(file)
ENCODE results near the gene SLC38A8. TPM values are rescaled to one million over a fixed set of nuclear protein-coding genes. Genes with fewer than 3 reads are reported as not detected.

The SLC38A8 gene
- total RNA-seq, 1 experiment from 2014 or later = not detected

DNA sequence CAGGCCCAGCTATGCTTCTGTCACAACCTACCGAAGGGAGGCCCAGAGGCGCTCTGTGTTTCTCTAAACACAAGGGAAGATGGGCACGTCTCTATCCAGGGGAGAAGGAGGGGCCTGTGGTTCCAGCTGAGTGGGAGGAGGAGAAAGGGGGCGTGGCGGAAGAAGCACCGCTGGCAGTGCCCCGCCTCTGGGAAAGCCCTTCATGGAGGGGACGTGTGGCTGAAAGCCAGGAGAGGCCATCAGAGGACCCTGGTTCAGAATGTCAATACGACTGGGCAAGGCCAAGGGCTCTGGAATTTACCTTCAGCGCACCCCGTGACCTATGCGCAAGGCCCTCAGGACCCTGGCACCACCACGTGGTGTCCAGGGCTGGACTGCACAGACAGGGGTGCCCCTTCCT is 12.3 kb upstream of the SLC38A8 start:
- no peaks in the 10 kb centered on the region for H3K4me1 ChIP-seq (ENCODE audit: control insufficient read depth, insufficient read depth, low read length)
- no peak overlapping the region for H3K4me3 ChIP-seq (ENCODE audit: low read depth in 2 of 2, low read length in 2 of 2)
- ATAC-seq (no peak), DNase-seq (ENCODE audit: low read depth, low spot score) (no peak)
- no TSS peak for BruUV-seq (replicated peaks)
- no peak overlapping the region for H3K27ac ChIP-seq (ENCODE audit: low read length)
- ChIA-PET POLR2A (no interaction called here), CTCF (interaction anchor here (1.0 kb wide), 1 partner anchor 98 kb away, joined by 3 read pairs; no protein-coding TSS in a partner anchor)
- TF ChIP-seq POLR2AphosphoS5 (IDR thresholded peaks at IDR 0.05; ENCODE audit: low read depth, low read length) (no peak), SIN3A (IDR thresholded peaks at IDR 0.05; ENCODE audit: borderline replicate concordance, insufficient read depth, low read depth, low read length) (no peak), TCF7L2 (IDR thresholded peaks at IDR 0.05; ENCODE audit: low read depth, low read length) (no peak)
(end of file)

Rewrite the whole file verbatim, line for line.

ENCODE results near the gene SLC38A8. TPM values are rescaled to one million over a fixed set of nuclear protein-coding genes. Genes with fewer than 3 reads are reported as not detected.

The SLC38A8 gene
- total RNA-seq, 1 experiment from 2014 or later = not detected

DNA sequence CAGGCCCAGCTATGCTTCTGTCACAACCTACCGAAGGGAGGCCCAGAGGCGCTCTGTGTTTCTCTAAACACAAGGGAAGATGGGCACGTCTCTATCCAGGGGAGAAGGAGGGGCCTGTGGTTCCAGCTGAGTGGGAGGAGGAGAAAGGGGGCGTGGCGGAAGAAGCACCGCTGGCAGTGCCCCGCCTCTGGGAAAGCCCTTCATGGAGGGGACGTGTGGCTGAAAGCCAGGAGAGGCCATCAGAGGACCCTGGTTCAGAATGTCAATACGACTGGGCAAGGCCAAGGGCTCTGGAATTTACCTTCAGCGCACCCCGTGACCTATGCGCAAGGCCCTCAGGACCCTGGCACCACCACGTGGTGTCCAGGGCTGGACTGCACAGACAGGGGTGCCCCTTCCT is 12.3 kb upstream of the SLC38A8 start:
- no peaks in the 10 kb centered on the region for H3K4me1 ChIP-seq (ENCODE audit: control insufficient read depth, insufficient read depth, low read length)
- no peak overlapping the region for H3K4me3 ChIP-seq (ENCODE audit: low read depth in 2 of 2, low read length in 2 of 2)
- ATAC-seq (no peak), DNase-seq (ENCODE audit: low read depth, low spot score) (no peak)
- no TSS peak for BruUV-seq (replicated peaks)
- no peak overlapping the region for H3K27ac ChIP-seq (ENCODE audit: low read length)
- ChIA-PET POLR2A (no interaction called here), CTCF (interaction anchor here (1.0 kb wide), 1 partner anchor 98 kb away, joined by 3 read pairs; no protein-coding TSS in a partner anchor)
- TF ChIP-seq POLR2AphosphoS5 (IDR thresholded peaks at IDR 0.05; ENCODE audit: low read depth, low read length) (no peak), SIN3A (IDR thresholded peaks at IDR 0.05; ENCODE audit: borderline replicate concordance, insufficient read depth, low read depth, low read length) (no peak), TCF7L2 (IDR thresholded peaks at IDR 0.05; ENCODE audit: low read depth, low read length) (no peak)